3. Data Everywhere = Increasing Room for BI…Everywhere!
Data-driven business models accrue data from a range of resources. Expect BI to be omnipresent, just like Data
Big Data thrives on collating data. From social media interactions to online reviews and information shared with business partners, data streams are diversifying, creating more silos. This means more business-related data will not only be used for deriving meaningful insights but it will also create more room for BI tools to monitor data journeys—usage, access, shareability and warehousing. Today’s BI fabric is embedded in every aspect of enterprise, from in-house teams to remotely located consumers. This means more operational data, tactical, more likely to catalyze strategic decision-making. Business Intelligence will lead the way in fighting your way through the deluge of data that is already overwhelming many businesses.
4. BI Positioned for IoT Readiness with and Real-Time Tools
IoT is very disruptive and still unavoidable. The overflow of data from always-connected devices requires future-prepared BI solutions
With Internet of Things growing bigger, expect more data pouring from an increasing number of devices. Such data streams will need to be filtered using advanced analytics to ensure usable data makes it way to the final report. 2016 will see more BI tools to analyse data in real time. Business Intelligence tools that can be used for driving analytics form connected devices will thrive and predictive capabilities will prevail. As IoT gains momentum in 2016, enterprises will depend on quicker deployment of new API infrastructures and we expect these to become an inherent part of all IT-driven enterprises.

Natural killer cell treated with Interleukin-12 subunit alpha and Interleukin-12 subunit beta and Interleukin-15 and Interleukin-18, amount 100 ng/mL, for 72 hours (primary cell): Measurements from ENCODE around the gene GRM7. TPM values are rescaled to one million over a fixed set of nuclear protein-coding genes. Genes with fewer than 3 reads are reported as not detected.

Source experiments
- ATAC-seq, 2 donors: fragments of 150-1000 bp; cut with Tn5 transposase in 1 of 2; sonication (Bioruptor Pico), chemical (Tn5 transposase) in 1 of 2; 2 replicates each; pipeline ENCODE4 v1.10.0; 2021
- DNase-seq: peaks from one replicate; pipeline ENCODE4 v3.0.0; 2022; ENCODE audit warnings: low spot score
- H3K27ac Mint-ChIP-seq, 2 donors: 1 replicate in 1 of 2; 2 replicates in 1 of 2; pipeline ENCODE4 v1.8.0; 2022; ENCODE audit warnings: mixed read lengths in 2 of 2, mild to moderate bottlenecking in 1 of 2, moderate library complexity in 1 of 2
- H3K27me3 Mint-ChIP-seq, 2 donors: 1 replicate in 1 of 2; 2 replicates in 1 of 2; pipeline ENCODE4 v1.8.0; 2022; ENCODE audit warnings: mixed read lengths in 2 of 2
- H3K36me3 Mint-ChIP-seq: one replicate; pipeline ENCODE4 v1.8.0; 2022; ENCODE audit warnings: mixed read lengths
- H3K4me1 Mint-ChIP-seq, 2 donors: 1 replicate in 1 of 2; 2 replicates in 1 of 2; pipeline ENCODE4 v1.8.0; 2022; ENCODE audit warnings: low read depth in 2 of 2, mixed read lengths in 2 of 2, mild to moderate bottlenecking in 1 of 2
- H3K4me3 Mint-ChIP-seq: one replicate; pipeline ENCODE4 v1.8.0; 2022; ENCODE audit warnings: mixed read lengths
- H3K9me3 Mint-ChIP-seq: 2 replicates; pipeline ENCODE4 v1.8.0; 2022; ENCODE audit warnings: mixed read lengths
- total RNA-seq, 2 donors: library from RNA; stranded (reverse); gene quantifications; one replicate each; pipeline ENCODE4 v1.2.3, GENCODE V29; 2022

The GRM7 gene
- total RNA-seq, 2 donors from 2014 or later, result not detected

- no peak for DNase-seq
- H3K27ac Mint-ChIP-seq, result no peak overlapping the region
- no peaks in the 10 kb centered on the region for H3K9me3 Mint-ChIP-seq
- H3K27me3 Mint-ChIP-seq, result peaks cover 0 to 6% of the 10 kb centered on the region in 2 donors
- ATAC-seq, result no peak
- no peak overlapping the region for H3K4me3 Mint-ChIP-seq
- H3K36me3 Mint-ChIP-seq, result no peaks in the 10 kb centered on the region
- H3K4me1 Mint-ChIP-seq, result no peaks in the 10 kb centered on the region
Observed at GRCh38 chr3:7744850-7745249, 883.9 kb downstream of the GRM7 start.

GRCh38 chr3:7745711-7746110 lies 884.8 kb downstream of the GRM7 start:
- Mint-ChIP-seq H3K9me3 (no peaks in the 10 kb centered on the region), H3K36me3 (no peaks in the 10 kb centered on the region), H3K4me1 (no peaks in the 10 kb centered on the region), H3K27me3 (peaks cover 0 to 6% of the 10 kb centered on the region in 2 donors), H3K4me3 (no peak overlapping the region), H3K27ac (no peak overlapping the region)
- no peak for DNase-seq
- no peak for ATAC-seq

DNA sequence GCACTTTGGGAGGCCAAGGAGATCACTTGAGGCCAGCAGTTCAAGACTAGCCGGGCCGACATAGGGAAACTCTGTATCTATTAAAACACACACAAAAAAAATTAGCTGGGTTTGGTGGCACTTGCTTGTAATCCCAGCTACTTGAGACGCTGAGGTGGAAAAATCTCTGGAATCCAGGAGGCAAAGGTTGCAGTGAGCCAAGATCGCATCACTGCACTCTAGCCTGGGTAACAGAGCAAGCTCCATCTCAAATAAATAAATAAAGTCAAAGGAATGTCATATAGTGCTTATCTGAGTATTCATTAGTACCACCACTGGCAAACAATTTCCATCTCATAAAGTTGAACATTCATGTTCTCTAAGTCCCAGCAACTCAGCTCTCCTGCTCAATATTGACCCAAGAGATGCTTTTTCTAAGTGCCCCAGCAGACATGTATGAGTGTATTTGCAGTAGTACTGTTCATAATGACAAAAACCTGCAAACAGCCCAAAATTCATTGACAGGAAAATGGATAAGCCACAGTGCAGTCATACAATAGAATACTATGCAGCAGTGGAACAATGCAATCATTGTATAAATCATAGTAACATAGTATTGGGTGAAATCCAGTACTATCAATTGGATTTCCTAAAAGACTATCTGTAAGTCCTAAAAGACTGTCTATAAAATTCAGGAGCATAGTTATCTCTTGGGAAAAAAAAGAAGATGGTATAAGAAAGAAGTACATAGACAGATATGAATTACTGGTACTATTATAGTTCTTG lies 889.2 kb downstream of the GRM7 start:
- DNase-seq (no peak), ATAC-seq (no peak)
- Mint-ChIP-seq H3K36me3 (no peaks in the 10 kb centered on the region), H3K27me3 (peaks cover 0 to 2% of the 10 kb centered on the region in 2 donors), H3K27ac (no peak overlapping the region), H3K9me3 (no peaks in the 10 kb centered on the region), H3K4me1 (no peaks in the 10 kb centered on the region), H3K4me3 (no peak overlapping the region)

5. API Deployments on the Rise
DevOps is emerging as an integral part of BI environments. Apps need to reach the market faster and become more agile
This year, more & more enterprises have started relying on software-as-a-service to either replace or complement their existing applications. Since, mobile-based applications are dominating the marketplace, there is an increased need for Cloud connectivity and APIs that are basically focused on advanced developer tools. The idea is to create a more actionable business intelligence set-up, easy to integrate with vital, on-premise software systems. BI solutions providers will be challenged with a wealth of information that has to channeled towards driving sales and delivering better outreach and engagement outcomes. Expect more humanized, easier-to-use apps demanded by sales and marketing teams.
6. Arrival of New BI Technologies
From better NoSQL Data and Social Media integration, the BI network might witness a surge in the demand for technical gap fillers that can expedite enterprise-to-market journey
We are sure that 2016 will witness newer technologies capture the spotlight in the unfolding BI ecosystem. Faster-to-market demand will mean discovering gaps that will be filled with BI solutions. We are expecting more Hadoop accelerators into the equation. Enterprises are realising the shift away from inflexible platforms and embracing flexible, open stacks that that will be employed by BI teams. This means increasing pressure on BI developers to create solutions that are more insightful.
What to expect in Part 2? In a follow-up to this discussion, we will talk about a few more BI trends that are seldom discussed but will grab the spotlight in 2016